Rebel with a Cause

Trip Start Jan 16, 2007
Trip End Mar 01, 2007

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Flag of Cuba  ,
Sunday, February 25, 2007

"What are you rebelling against, Johnny?"
"Whaddya got?"
-- The Wild One

Despite my late-ish night I'm up before sunrise, down to the U.S. Interests Office for a shot of the forest of Cuban flags in first light.

The de facto U.S. embassy has the greatest piece of performance art of the century at its gates, a made-to-order protest space, headed by an accusingly pointing Jose Marti statue, Elian Gonzalez cradled in his arm. Between Marti and the US building, a vast boulevard replete with a permanent sound system, stage and elaborate lighting infrastructure can hold well over ten thousand outraged Cubans.

This is the Plaza Tribuna Anti-Imperialista, which demarcates the edge of the barb-wired embassy with the densest collection of flags I've seen. Over one million people rallied here at the height of the child custody battle in 2000. I'm amused and cynical about the optics, about the ready-to-wear protest space.  The buildings around the plaza -- the ones that would appear in any crowd shots transmitted around the world -- are some of the few renovated in the neighbourhood.

My timing for the photo is perfect, as later today all the Cuban flags are replaced by black flags with a single silver star, marking the anniversary of some US atrocity. (The shooting down of a Cuban airline in 1976, I believe, which resulted in 73 deaths. Suspect Luis Posada Carriles has been harboured in the US for some time despite extradition requests.)


Our destination for the day is the Acuario Nacional, the national aquarium. Lucy is enthralled by the dolphin show. For the next few days, all she wants to do is go see the dolphins again. It's a genuine and surprisingly polished affair which showcases some great stunts, such as trainers launched over the top wire by dolphins, and some liability-filled moments that delight the big Cuban audience. A dolphin tows a boy from the audience around the pool in a rubber dinghy.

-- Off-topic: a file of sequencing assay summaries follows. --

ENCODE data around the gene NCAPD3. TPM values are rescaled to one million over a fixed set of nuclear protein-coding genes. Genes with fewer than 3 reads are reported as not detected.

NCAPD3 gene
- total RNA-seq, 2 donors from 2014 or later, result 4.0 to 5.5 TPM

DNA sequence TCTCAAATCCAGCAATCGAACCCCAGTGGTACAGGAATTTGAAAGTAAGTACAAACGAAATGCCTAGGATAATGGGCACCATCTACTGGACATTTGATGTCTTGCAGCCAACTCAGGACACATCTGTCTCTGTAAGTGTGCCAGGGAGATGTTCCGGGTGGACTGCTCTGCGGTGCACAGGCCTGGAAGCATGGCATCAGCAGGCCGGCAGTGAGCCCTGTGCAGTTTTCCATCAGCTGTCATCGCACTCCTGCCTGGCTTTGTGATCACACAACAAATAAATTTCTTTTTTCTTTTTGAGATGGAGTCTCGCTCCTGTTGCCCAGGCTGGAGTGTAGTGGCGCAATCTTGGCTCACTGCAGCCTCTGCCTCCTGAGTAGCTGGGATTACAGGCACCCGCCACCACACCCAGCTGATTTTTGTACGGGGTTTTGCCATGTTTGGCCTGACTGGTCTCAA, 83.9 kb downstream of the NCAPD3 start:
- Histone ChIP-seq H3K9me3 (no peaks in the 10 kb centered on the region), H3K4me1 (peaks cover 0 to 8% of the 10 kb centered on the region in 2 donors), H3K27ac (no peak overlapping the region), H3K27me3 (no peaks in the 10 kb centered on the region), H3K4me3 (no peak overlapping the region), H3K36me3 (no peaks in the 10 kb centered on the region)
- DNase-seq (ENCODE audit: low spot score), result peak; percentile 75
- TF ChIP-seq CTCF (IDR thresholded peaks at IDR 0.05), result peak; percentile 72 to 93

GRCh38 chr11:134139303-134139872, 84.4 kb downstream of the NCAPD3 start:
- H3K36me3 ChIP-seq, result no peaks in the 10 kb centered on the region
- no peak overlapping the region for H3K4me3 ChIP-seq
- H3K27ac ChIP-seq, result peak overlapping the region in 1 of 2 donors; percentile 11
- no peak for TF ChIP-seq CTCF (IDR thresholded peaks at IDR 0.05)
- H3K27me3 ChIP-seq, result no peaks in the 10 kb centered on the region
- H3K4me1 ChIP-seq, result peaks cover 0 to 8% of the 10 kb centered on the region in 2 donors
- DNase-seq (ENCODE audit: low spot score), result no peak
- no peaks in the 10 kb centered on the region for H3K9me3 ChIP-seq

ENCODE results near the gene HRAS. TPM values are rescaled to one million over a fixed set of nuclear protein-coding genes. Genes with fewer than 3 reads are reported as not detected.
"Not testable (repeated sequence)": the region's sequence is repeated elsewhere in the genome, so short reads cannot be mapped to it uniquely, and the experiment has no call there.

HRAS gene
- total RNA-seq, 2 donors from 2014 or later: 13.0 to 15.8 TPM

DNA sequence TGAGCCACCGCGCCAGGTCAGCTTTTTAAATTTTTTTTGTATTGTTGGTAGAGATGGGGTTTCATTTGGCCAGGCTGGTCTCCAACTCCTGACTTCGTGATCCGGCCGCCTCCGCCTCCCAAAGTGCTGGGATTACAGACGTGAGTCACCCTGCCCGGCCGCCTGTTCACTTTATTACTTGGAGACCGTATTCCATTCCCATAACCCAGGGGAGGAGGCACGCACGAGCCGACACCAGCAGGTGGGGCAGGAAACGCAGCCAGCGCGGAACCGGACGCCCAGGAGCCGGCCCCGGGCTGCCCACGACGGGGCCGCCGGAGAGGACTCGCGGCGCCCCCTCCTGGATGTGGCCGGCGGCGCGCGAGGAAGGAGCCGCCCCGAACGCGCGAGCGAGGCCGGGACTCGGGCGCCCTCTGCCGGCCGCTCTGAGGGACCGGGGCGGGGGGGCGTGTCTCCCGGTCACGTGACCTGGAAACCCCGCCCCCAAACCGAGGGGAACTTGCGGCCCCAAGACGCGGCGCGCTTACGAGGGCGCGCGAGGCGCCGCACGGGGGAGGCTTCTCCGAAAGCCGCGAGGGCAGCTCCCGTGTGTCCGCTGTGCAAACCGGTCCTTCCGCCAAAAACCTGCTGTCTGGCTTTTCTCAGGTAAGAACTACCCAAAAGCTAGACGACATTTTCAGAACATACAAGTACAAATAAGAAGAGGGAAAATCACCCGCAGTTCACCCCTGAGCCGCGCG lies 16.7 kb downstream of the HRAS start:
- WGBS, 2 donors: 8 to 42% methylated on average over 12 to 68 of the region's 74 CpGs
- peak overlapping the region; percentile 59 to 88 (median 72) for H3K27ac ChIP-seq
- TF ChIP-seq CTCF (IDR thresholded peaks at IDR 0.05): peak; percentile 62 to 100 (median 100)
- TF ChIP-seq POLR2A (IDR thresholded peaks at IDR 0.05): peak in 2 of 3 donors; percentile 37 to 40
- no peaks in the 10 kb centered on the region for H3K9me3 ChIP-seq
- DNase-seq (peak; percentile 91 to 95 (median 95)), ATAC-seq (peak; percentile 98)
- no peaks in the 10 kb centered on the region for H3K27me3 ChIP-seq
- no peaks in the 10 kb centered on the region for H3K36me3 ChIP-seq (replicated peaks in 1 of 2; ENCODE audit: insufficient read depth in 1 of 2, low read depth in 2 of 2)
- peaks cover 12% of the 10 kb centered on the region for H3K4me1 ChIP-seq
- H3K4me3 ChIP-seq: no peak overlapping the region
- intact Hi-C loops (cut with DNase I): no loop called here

On a Sunday, we're the only tourists here. People talk to us out of interest, not self-interest, and the experience is refreshingly hustler free. Rosemary gets a shot of me and a naked, white Jonathan, surrounded by camera-wielding local women. The aquarium itself has seen better days. About half of the big tanks are empty or drained. Water drips from many of the display casings. It's not the Sydney Aquarium, but Lucy thoroughly enjoys pointing out the sea turtles and tapping the glass in front of the crocodiles.

Cuban bureaucracy is as mindless here as everywhere. Tourists pay one (high) rate in convertibles which includes all shows (or should I say the one show); Cubans get a very cheap admission in monedad nacional and pay a bit more for the show. The dolphin show ticket-ripper knows we're tourists and have already paid. But although the attendant at the aquarium entrance took our tickets, she insists the family sit out in the sun missing the start of the show while I go back and get the torn halves. An asshole in Cuba can be so effective in small ways.

We finally make it to for lunch. Julie has been keen to sample the shakes and burgers here since reading the Lonely Planet description "Cuba's answer to Subway." I suspect one of the foods she's craving this far into the trip is a pizza sub.

We're in the land of residences and boutique hotels here, well out of the core tourist area. It takes a few minutes to find a cab, and in the meantime we discover a Parisien patisserie and stock up on beer and pain au chocolat, which we consume in our sun room back at the casa.

After a week, we finally have good enough weather and health to use the pool at the Hotel Nacional. Lucy and I throw Rosemary's official towels over our shoulders and saunter into the outdoor bar/pool area. I'd be the world's worst criminal. Just going into Rosemary's room past the "no guests in rooms" sign to watch TV seems clandestine enough. I guiltily swim under constant fear of being nabbed without a guest pass.

Small children were not the primary concern for the pool's designer. A small ribbon of 2-foot-high water rims the pool, intended for sipping one's mojito between dips. The ledge drops directly up to 3 meters in some places. I have to keep Lucy very close, but I dutifully become her turtle and give her rides on my back around the pool.

For dinner we walk straight out of the hotel and down Calle 21 for 11 blocks. Rosemary is positive we're heading back to the hotel at one point, although the road runs true and we take no turns. Clearly she's not someone I want navigating, but she takes the ribbing I give her well. In her defence, the surroundings undergo a severe alteration from the urban to the sub-urban, from almost maintained to very run down. In a few places the sidewalks are so displaced by trees that we have to carry the strollers.

The restaurant, El Gringo Viejo (the old Gringo) is worth the walk. I have rabbit, Julie lamb in a port reduction, Rosemary pork. All excellent and prepared so much faster than any other meal that they must posses the only prep cook in Cuba. Jonathan sleeps through most of the meal, but we've learned our lesson and have Lucy back home before she passes out.
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